HEALTH chiefs have warned that a feared obesity epidemic would dramatically increase the number of Wiganers with kidney disease.
One in four adults in Wigan are currently classed as clinically obese, with that figure predicted to jump to around half the population by the year 2050.
Around 100 Wiganers currently require dialysis - an artificial replacement for lost kidney function, a figure which, health professionals say, will soar should obesity continue to rise at its current rate.
Now Prof Kate Arden, director of public health for Wigan, is urging local people to make themselves aware of the risks associated with being very overweight.
She said: “We have a significant obesity issue here in Wigan borough with one in four adults classed as clinically obese.
“That’s down slightly but still high. Obesity can have a huge health impact and is associated with many serious medical conditions.
“We’re working hard to encourage people to take action if they are obese and support them in losing weight.
“There are many weight loss schemes available and I’d encourage people to sign up if they are worried about their weight. They can find out more from their GP.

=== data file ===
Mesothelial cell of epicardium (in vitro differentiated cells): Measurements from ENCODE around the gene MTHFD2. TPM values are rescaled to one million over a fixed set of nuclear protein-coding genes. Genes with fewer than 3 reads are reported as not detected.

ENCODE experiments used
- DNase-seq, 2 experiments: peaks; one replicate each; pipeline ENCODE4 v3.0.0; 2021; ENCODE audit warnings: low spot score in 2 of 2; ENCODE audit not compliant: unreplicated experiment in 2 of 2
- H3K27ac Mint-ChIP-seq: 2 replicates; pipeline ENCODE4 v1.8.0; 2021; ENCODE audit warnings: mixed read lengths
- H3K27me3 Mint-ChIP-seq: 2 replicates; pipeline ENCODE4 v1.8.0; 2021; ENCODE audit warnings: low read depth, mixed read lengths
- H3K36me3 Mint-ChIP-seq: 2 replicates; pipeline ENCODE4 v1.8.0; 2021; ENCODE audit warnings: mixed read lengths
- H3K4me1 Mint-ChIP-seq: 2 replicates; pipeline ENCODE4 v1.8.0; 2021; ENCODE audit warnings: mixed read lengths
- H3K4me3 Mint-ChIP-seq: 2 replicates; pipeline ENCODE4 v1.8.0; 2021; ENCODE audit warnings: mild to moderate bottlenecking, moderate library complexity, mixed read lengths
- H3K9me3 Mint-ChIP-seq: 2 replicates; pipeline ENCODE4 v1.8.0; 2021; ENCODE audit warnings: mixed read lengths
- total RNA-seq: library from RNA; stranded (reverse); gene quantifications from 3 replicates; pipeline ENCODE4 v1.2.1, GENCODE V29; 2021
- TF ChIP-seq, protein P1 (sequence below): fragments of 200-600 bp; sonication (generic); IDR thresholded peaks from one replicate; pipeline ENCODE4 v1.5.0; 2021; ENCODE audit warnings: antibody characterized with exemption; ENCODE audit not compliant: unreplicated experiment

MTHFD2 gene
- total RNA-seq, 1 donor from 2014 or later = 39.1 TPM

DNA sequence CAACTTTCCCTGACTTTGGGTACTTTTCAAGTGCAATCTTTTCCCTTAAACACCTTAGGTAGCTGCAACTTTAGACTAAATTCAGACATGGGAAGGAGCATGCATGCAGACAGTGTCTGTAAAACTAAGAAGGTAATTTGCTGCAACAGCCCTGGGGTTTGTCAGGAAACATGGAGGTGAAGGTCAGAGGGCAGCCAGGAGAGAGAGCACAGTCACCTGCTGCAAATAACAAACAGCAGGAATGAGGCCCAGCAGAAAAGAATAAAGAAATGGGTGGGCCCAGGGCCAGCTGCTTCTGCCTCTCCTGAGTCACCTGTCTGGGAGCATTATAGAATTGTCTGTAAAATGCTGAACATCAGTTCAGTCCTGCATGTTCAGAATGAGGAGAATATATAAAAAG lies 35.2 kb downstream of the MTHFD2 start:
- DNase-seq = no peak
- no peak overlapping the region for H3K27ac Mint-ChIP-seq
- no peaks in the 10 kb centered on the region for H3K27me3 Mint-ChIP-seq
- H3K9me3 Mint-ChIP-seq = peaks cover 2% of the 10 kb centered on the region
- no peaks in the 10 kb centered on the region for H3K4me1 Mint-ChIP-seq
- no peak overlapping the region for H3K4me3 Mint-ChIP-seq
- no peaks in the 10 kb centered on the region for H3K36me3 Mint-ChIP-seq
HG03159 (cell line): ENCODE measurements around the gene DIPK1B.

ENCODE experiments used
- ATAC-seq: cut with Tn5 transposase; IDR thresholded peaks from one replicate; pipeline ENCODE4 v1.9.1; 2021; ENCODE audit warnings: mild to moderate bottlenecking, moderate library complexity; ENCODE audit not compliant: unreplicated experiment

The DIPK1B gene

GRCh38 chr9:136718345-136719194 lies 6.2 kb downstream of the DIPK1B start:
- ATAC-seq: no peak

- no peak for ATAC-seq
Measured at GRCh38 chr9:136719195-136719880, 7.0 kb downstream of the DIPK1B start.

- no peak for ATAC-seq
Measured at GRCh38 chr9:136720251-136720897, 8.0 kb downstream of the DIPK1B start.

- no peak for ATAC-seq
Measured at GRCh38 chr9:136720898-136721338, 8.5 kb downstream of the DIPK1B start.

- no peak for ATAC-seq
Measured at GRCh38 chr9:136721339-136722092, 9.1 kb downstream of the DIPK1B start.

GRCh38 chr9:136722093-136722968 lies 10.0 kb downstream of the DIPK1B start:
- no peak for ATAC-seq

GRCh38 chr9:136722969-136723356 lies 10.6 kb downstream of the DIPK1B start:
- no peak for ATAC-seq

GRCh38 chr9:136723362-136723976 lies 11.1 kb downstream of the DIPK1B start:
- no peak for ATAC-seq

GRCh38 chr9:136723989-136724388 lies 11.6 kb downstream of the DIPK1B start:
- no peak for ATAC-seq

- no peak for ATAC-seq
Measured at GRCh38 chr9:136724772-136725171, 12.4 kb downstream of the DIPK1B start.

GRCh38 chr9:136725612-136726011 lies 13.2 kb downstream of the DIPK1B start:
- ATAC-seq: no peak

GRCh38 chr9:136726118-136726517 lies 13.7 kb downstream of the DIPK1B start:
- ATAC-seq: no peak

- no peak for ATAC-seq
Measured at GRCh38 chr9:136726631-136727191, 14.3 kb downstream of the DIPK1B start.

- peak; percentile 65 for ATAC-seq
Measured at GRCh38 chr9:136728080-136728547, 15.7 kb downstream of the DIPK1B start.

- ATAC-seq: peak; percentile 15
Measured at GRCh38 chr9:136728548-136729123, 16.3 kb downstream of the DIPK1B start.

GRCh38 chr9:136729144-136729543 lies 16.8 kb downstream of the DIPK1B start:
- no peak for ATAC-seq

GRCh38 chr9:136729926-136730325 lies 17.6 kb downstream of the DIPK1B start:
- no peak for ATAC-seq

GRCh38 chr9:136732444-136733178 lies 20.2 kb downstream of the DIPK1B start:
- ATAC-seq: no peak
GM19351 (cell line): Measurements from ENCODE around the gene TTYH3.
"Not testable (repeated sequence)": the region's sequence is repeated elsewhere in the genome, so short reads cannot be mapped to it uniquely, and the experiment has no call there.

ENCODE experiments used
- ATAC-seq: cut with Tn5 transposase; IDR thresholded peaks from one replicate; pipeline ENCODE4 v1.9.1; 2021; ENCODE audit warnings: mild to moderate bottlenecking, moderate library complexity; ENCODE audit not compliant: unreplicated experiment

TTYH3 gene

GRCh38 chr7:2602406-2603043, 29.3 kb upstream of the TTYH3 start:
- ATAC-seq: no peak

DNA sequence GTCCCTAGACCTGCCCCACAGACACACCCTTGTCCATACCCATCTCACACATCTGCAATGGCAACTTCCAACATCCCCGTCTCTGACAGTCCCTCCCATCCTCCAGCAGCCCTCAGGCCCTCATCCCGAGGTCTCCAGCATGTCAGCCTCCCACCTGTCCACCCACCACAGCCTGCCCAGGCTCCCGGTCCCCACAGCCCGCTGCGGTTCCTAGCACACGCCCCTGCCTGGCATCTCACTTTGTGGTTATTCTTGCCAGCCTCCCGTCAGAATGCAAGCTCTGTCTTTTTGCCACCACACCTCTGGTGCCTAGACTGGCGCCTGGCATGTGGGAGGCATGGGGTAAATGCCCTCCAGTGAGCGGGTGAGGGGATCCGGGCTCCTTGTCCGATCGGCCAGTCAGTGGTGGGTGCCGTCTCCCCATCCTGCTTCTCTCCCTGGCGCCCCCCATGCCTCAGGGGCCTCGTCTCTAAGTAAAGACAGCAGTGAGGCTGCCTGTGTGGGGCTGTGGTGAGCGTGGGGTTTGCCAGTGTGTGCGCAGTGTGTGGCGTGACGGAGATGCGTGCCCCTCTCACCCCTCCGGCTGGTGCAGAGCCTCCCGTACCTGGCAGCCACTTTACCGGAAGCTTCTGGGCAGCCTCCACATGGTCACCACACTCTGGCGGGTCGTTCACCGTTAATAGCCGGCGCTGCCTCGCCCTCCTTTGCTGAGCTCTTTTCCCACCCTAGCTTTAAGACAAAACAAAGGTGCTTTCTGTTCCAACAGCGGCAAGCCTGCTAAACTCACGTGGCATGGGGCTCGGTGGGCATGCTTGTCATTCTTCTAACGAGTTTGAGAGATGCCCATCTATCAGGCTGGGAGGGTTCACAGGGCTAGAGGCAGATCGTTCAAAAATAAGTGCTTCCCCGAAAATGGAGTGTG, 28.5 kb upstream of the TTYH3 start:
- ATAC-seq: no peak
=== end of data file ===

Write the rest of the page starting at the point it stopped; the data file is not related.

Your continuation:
“Eating a variety of foods can help you manage your weight, improve general wellbeing and reduce the risk of conditions including heart disease, stroke, some cancers, diabetes and osteoporosis (thin bones). All you need to do is eat sensibly, choosing a range of foods in the correct proportions. Locally levels of healthy eating have improved over the last few years but rates are still well below the national average.”
As part of National Obesity Week which runs all this week, experts have warned that by 2050 up to half the UK population could be obese which could leave the country in the grip of a kidney health crisis.
Although kidney disease can affect anyone, its leading causes are high blood pressure and diabetes.
The chances of developing high blood pressure and type two diabetes increase if somebody is overweight or obese.
As a result, 10 per cent to 40 per cent of people with type two diabetes will eventually suffer kidney failure.
The NHS spends £1.45bn treating kidney disease in England, the equivalent of £1 in every £77 spent.